There seems to be a prevalent stereotype that artists are driven and inspired by tragedy, alienation, depression, and frustration with society. This is what drives them to create. This is what fuels their artistic genius. Being an easy-going, extrovert with relatively few tragedies to claim, I have never fit this stereotype. In fact, I have often joked that if my life was a little more tragic maybe I would be a more successful artist.
In September of 2014 I had what I would consider my first introduction to absolute tragedy. My very dear friend of 20 years, Kayelyn Louder, went missing. Like, really missing...the kind of missing where her face was on posters plastered around the city and her story was on national news. It didn’t seem possible that the person I grew up with, went to college and roomed with, and somehow stayed in touch with over the years, was the same person that Nancy Grace was raging about as she spewed a mix of gossip, facts, and half-truths. It was a horrible time. I knew her so well, and I had so much information in my head that may or may not be relevant to her case, and no way to know because I was so far away from everything. I’m living in Canada and all of this was happening in Utah, so communication was tricky and I often felt isolated and disconnected from one of the most significant events of my life.
After more than 9 weeks of torture, sleepless nights, and near constant emotional eruptions, her body was finally found by city workers in the Jordan River. This news brought a combination of equal relief and grief. Relief that we had found her, could bury her, and wouldn’t spend the rest of our lives looking and wondering if she was alive...and grief that all hope was lost and she really was gone.
She was found in December 2014 and to this day we are still looking for answers. We have no idea how she got there, and fear that maybe we never will. This whole thing really changed my perspective; the world became a darker, more sinister place. That invisible barrier that always stood between me and the newscaster’s scary stories had crumbled, and suddenly I felt very exposed. For the first time in my life I felt alienated, depressed, helpless, frustrated with society...no...disgusted with society. I had all the classic symptoms of a tortured artist. But here’s the thing...I didn’t feel even the slightest amount of inspiration. I didn’t want to paint my feelings, I didn’t want to paint at all. I basically didn’t pick up a brush from September to December, it was literally the last thing I wanted to do. I felt somewhat robotic, just going through the motions to get through each day. I was drained and I really wondered when and how I would get back to a place that I felt more inspired than numb.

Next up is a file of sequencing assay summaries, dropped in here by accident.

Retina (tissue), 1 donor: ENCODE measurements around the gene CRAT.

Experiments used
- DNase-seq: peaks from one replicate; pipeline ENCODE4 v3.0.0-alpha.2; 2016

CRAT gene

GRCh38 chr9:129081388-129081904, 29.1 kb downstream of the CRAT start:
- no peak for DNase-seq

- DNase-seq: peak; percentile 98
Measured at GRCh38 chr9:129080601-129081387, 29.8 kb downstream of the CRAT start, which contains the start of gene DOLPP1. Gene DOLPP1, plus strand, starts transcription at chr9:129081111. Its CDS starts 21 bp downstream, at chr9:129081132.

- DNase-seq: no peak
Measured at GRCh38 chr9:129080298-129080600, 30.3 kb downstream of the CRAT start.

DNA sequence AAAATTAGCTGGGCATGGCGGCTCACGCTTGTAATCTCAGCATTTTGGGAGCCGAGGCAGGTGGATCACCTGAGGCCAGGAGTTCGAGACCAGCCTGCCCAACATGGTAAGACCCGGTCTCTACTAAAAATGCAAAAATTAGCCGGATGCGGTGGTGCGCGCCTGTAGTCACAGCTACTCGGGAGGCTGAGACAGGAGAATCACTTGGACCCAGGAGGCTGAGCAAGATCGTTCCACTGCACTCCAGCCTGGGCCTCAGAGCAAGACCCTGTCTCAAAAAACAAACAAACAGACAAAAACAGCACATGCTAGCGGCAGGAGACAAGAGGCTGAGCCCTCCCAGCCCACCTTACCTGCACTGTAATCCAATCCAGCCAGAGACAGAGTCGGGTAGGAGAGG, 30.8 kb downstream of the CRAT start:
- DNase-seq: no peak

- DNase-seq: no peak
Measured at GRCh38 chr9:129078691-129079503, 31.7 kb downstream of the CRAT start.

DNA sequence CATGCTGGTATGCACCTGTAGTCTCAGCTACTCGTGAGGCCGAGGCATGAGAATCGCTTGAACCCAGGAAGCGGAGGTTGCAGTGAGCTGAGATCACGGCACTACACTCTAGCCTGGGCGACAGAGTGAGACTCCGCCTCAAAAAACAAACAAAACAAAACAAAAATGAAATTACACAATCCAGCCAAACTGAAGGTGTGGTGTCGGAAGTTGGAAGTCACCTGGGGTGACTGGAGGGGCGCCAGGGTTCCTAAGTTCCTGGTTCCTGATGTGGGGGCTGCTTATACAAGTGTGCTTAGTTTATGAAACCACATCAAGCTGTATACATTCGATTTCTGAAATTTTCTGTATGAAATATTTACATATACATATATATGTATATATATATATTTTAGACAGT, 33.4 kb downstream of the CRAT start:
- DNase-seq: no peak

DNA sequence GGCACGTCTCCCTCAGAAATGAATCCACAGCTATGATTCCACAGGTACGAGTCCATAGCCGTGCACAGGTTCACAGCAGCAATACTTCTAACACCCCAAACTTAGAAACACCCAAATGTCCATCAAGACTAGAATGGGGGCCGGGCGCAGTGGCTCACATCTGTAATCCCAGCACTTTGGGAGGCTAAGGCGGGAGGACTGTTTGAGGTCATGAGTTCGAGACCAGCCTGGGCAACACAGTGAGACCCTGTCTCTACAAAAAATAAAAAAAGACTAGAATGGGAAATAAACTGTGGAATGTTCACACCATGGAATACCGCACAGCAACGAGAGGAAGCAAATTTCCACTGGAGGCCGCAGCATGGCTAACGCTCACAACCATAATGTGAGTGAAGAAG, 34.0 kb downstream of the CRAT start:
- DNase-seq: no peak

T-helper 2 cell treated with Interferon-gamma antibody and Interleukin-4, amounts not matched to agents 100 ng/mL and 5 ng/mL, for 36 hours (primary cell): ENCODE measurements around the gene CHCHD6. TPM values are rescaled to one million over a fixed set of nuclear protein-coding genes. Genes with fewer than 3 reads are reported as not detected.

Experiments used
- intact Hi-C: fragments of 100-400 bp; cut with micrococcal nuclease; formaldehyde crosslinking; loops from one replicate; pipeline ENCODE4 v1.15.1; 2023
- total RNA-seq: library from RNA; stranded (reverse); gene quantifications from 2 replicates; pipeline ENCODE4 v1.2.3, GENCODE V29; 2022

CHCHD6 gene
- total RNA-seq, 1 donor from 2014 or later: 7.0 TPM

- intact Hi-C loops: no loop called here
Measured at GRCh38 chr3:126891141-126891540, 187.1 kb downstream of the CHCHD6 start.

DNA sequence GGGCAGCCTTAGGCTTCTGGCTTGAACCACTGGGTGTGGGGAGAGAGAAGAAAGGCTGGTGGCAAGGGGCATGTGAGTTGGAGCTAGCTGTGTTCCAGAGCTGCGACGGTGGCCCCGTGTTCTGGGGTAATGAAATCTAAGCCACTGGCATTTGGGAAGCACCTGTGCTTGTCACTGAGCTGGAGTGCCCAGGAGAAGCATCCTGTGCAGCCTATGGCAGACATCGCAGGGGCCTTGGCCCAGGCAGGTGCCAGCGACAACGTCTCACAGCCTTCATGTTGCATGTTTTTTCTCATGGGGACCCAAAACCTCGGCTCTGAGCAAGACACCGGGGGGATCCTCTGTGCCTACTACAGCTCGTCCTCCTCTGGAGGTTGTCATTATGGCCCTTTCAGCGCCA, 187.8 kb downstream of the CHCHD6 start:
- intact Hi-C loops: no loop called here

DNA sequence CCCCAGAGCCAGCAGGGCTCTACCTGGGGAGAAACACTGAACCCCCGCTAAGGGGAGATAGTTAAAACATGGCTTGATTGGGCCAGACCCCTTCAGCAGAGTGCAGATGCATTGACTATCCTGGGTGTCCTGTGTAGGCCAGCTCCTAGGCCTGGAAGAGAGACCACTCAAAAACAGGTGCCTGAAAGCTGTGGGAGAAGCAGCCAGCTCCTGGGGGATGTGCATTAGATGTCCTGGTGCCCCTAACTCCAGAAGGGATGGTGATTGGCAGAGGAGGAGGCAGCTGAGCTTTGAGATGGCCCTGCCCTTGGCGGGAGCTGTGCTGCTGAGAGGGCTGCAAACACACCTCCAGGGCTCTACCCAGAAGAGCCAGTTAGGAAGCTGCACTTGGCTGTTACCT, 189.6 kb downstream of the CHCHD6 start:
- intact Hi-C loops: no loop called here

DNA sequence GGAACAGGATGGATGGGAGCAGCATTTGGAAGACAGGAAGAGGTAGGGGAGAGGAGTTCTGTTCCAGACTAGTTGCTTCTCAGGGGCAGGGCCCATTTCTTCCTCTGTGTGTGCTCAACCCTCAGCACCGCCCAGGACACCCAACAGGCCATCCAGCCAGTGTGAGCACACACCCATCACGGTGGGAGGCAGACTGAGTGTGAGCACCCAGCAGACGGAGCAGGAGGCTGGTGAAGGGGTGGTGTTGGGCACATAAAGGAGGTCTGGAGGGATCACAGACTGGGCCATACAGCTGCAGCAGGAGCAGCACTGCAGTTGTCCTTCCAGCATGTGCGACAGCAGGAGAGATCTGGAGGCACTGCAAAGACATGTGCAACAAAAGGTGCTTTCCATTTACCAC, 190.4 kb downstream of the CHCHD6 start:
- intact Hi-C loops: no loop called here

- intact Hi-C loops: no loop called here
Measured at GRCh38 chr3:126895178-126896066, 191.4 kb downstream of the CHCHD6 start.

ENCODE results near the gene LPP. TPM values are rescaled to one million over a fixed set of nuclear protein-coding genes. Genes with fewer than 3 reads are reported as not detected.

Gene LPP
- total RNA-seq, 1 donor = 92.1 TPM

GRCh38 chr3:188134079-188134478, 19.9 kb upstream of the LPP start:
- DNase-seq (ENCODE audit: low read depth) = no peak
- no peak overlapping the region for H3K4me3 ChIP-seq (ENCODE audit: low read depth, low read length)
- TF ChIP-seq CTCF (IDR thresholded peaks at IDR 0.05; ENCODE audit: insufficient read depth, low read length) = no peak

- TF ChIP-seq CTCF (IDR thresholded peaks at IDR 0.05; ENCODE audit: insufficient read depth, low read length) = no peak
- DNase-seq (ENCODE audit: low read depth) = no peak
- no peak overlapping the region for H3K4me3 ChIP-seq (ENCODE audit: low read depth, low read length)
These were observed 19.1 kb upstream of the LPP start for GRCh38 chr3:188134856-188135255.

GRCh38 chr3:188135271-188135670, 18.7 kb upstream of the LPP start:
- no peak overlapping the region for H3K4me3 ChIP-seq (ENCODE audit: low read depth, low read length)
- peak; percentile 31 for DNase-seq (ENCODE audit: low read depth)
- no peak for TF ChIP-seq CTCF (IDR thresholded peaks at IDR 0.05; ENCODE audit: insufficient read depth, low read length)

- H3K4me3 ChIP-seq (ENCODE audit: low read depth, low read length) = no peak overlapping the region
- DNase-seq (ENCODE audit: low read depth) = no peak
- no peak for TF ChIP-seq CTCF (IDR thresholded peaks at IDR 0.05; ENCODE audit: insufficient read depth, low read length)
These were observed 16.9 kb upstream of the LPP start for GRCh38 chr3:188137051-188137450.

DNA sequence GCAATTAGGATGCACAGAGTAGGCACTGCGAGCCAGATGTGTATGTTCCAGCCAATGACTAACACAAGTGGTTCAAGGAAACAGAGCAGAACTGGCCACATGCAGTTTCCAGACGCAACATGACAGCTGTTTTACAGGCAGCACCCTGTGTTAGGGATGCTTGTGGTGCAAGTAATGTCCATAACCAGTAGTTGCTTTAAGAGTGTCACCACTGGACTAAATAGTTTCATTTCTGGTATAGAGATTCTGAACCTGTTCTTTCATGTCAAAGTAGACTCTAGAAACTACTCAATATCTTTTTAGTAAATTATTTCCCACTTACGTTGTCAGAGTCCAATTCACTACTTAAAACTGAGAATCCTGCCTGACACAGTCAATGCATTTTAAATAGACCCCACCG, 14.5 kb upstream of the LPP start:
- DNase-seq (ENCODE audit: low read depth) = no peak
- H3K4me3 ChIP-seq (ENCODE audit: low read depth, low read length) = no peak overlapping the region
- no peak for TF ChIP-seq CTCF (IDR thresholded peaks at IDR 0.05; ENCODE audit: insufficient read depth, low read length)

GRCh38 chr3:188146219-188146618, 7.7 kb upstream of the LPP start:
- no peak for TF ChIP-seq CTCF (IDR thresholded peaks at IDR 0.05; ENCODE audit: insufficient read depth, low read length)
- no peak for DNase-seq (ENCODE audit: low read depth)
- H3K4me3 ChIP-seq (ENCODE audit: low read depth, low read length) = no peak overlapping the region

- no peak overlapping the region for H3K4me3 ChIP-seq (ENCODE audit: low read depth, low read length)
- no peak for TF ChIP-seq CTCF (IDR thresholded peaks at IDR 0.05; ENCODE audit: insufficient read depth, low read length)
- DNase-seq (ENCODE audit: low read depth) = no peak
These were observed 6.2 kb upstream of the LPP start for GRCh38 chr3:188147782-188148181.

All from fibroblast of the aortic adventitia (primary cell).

The moment I got the call telling me that her body had been identified, I thought of her family and wondered how they would ever get through this. I wanted so badly to do something...anything at all that would bring them even a moment of peace, or joy. I felt like my art was probably the best I could offer, so I determined to make a painting for them that would represent Kayelyn, and help them to remember her beautiful life. It took four months to complete, and I have never struggled so much to finish a painting. When I gave this to her family, I also sent a letter, which among many other things, included a description of the symbolism of the painting, which I will include below.
“This tree symbolizes Kayelyn’s beautiful life. It is a banyan tree, known for their aerial roots, which drop down from their branches and secure themselves into the soil. They become deeply rooted then continue to thicken and grow until they are strong and almost indistinguishable from the main trunk. These trees spread out covering large expanses, but each trunk is connected to, and literally a part of the main trunk. This is how I think about Kayelyn. She spent her entire life putting down roots in every person she met. She loved so many people, brought them into her circle, built them up, and strengthened them. There is a part of her that lives on inside all of us who knew her. I know it’s not the same; nothing will replace Kayelyn in our hearts. But it’s a comfort to think that her sense of humor, her outlook on life, the music she shared, the books she recommended, her crazy ideas and adventures have changed us, and literally made us who we are. Though she is gone from this Earth, she lives on in this interconnected tree of family, friends, and loved ones who wouldn’t be the same without her. She will never, ever be forgotten.”
Though creating this piece was very frustrating at times, it was also very motivating. It gave me a goal and a purpose, and forced me paint even when I really didn’t want to. I still think of Kayelyn every day and dream about her often. I still want answers for what happened to her. My heart still aches for her family. I still cry. But I am painting again, and I know this piece was a big part of that process. Needless to say, I still don’t identify with the ‘tortured artist’ stereotype. Beauty, joy, and life has always been at the root of my work, and I hope it always will be.
Kayelyn’s case is still being investigated. To learn more, or to help, please join the facebook page ‘FindKayelynLouder’.